Aborted Fetus
Pyramids of Damnation

Label: Comatose Music
Three similar bands: Bolt Thrower/Cannibal Corpse/Obituary

Rating: HHHHHHH (3/7)
Reviewer: Daniel Källmalm
1. Pharaoh’s Disasters
2. Earth’s Bloody Punishment
3. Execution By Toads
4. Invasion Of Bloodsucking Insects
5. Queen’s Prophecy
6. Cattle Pestilence
7. Goddess Of Chaos
8. Tomb Of Damnation
9. Abscesses On My Body
10. Fire Spreading Over The Earth
11. Locust Of Death
12. Fear Of Darkness
13. The Ancient Ritual Of Death
14. Pharaoh Firstborn’s Execution
15. Outro

Alexander ‘Meatgrinder’ - Guitar
Sergey - bass
Igor - vocal
Alexey Melyukhin - drums

Devoured Fetuses (EP 2005)
Goresoaked Clinical Accidents (2008)
Fatal Dogmatic Damage (2010)
Goresoaked Clinical Accidents (2012)
Private Judgment Day (2014)
The Art of Violent Torture (2017)
The Ancient Spirits of Decay (2018)



Released 2020-09-11
Reviewed 2020-08-30

comatose music

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When I take on this album that looks quite interesting with a pyramid cover and that comes with interesting press text that is well written I have to wonder. And it is not to wonder about the theme that goes to Egypt and take on pestilences, executions, bloodsucking insects and more fun stuff, and it isn’t even about one of the most stupidly long playing times I have ever experienced. No it is; who thought that Aborted Fetus was a good name? It has to be down to stupidity and language skills; enter death metallers from Russia and there is a decent chance that those (or at least one part of those) are fulfilled. Because Aborted Fetus isn’t really a brutal or terrifying name, is it? It isn’t offensive either, more akin to antibiotics to combat infection or getting rid of a parasite. Their name is similar to Penicillin or Ketoconazole – not very cool.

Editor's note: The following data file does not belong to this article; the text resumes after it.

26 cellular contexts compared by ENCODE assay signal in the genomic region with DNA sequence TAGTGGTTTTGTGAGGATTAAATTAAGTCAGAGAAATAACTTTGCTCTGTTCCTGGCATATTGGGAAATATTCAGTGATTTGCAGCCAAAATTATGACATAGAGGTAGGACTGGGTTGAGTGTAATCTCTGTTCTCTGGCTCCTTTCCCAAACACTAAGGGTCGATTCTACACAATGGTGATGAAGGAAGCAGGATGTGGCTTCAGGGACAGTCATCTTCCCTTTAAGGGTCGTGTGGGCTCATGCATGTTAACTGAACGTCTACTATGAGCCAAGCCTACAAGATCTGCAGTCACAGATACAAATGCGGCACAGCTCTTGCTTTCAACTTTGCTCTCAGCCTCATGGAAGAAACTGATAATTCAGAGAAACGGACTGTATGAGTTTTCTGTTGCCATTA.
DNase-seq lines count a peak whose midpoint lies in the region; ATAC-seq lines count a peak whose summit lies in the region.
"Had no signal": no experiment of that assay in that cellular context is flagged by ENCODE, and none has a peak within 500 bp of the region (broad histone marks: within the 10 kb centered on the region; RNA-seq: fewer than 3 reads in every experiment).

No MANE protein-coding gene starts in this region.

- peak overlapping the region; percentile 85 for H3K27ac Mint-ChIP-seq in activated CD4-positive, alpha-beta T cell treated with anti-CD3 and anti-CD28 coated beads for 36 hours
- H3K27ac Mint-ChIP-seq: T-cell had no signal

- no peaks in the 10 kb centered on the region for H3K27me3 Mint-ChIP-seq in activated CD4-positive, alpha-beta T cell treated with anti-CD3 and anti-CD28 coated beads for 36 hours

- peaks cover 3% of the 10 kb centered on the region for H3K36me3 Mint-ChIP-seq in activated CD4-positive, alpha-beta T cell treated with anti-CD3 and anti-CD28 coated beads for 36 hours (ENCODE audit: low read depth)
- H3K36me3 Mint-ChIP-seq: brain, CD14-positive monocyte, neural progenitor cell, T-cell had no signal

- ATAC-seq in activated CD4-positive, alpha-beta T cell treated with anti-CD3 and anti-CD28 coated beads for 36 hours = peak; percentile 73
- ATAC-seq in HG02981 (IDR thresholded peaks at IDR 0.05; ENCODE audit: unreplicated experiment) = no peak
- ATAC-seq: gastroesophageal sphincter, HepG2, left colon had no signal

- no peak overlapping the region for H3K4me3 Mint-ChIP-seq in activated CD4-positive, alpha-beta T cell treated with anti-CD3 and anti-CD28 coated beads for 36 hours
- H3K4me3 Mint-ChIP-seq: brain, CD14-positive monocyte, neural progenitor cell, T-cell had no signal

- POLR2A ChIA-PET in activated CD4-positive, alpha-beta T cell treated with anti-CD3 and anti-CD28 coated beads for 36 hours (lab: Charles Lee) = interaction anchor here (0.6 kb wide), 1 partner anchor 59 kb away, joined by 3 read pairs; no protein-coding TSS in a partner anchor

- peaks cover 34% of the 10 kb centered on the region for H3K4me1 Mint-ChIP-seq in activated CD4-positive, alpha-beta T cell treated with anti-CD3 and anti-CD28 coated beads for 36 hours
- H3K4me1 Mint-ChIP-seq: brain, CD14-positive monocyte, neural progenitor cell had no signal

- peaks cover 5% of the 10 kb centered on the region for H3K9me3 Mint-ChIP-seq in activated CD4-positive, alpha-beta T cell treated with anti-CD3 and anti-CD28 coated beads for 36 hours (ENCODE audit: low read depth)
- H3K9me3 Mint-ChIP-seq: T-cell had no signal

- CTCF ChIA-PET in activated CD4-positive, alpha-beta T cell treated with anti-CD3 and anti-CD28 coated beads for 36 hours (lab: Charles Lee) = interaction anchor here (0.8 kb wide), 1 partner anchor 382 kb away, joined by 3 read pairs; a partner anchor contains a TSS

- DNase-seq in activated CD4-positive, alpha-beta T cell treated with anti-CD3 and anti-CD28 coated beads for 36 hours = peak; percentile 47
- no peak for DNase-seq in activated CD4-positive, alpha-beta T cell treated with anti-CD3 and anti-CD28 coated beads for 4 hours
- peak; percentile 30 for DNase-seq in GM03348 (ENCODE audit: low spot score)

Their music isn’t more adventurous than the name either, it is pretty much your standard traditional death metal album, so you could augment the similar bands with hundreds or thousands more if you want to. They are quite brutal, with strong gurgly vocals that are good for the genre and strong production they seem to have something going for them. Then comes the issue with the playing time, and that is difficult to overlook, one hour is long, but it doesn’t stop there, they keep this album going for one hour and twenty-eight minutes – why? A sensible playing time for a traditional death metal album is between thirty and forty minutes, it doesn’t matter how good your songs are and how well you brutalise your music, not even bands that I like in this genre sells more than fifty minutes as even the best death metal, or any other metal that doesn’t transgress genre boxes for that matter, turns boring when the playing time gets too long. Too much is never good.

So, the playing time is a big negative here, it makes this album feel boring an irrelevant. A better way to tell this story would have been splitting it in two releases, they would have sold about 44 minutes per release with this style as they have things going for them. But now towards the end I can’t help thinking that it would have been better to be the aborted foetus than having to endure another minute of this, so it is fortunate that I don’t have to listen to everything. I usually turn this album off before the end so I have to listen to the last few songs on their own rather than as a part of the whole. Too bad that they didn’t kill darlings instead of foetuses.

In the end I am only left with the question about the name, and why they used the American spelling of foetus. I thought Russians, like the rest of the world, didn’t like Americans. A name like that makes it difficult to take a band seriously and that is a bit of a shame considering that these guys aren’t really too bad, they just need to make more sensible choices is certain areas. Still, I think that the eternal playing time exaggerates the generic feel of this death metal album – it is pretty boring. And if you are wondering about the obsession with names and details, it is all that remains when the music does nothing for you, then it is art, names and other details that can give you a lifeline to hold on to when writing.